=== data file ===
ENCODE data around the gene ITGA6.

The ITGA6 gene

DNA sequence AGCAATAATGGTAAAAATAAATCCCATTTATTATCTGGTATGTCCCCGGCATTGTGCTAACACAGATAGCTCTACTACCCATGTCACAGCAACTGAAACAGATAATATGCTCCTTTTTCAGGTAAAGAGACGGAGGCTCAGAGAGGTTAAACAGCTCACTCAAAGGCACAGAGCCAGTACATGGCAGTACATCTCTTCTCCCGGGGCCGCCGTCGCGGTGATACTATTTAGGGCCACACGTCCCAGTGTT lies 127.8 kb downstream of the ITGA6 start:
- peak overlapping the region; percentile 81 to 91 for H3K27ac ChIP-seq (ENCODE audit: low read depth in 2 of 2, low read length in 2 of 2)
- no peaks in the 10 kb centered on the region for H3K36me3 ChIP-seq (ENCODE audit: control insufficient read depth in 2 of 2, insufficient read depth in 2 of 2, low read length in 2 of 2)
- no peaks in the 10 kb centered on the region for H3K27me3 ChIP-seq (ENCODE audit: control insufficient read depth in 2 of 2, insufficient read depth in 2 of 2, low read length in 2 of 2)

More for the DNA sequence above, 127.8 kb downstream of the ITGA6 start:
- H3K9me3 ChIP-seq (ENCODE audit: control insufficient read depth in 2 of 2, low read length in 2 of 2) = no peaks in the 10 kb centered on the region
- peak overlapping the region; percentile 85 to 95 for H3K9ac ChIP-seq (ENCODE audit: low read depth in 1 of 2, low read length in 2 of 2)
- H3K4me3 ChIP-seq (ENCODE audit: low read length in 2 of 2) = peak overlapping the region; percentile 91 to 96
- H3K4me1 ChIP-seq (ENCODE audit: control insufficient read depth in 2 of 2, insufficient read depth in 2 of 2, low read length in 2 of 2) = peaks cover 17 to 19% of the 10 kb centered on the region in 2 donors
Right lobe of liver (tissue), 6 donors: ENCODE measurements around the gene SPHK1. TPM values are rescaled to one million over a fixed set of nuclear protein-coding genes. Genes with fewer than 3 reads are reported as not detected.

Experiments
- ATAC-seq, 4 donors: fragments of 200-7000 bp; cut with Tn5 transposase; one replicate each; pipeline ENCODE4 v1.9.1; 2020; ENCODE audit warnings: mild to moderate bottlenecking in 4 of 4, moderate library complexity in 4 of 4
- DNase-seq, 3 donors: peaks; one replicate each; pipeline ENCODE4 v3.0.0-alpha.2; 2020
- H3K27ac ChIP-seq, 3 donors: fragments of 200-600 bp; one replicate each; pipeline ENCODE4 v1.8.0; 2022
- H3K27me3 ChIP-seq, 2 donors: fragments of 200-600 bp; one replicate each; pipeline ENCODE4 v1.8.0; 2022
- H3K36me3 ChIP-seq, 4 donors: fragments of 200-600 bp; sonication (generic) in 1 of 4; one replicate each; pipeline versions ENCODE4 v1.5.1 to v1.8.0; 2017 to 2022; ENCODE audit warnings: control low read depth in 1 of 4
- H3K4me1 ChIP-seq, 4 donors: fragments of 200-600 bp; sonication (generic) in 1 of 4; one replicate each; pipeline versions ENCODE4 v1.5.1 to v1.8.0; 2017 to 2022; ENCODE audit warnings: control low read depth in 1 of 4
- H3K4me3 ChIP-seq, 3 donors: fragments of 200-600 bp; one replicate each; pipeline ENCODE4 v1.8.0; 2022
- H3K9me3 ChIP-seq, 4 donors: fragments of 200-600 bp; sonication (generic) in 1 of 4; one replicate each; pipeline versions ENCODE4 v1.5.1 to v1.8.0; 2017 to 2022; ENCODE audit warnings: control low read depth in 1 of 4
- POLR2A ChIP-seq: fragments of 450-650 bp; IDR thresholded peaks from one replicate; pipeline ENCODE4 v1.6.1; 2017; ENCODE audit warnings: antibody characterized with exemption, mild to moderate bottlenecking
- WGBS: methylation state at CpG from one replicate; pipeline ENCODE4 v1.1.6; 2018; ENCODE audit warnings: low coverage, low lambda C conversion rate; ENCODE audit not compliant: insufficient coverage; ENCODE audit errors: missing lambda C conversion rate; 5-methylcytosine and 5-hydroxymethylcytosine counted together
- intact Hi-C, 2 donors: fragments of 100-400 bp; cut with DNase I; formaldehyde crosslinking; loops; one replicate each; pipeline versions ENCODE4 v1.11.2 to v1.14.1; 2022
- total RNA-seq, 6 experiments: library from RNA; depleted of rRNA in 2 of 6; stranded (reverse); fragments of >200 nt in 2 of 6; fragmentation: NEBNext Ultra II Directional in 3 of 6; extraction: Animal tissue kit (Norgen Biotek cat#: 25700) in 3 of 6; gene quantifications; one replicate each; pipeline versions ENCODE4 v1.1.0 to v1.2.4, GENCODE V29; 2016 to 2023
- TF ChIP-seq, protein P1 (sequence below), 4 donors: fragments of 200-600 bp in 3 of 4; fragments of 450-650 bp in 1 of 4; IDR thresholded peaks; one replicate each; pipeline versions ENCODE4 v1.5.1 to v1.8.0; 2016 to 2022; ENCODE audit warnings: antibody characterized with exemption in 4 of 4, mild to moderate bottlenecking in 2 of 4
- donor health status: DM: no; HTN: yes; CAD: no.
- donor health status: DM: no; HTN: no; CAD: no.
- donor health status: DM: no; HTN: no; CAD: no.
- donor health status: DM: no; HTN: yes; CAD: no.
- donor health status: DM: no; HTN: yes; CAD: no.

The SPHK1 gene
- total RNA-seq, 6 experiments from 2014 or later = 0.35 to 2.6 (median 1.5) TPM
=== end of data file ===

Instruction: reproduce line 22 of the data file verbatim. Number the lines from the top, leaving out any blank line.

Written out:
- POLR2A ChIP-seq: fragments of 450-650 bp; IDR thresholded peaks from one replicate; pipeline ENCODE4 v1.6.1; 2017; ENCODE audit warnings: antibody characterized with exemption, mild to moderate bottlenecking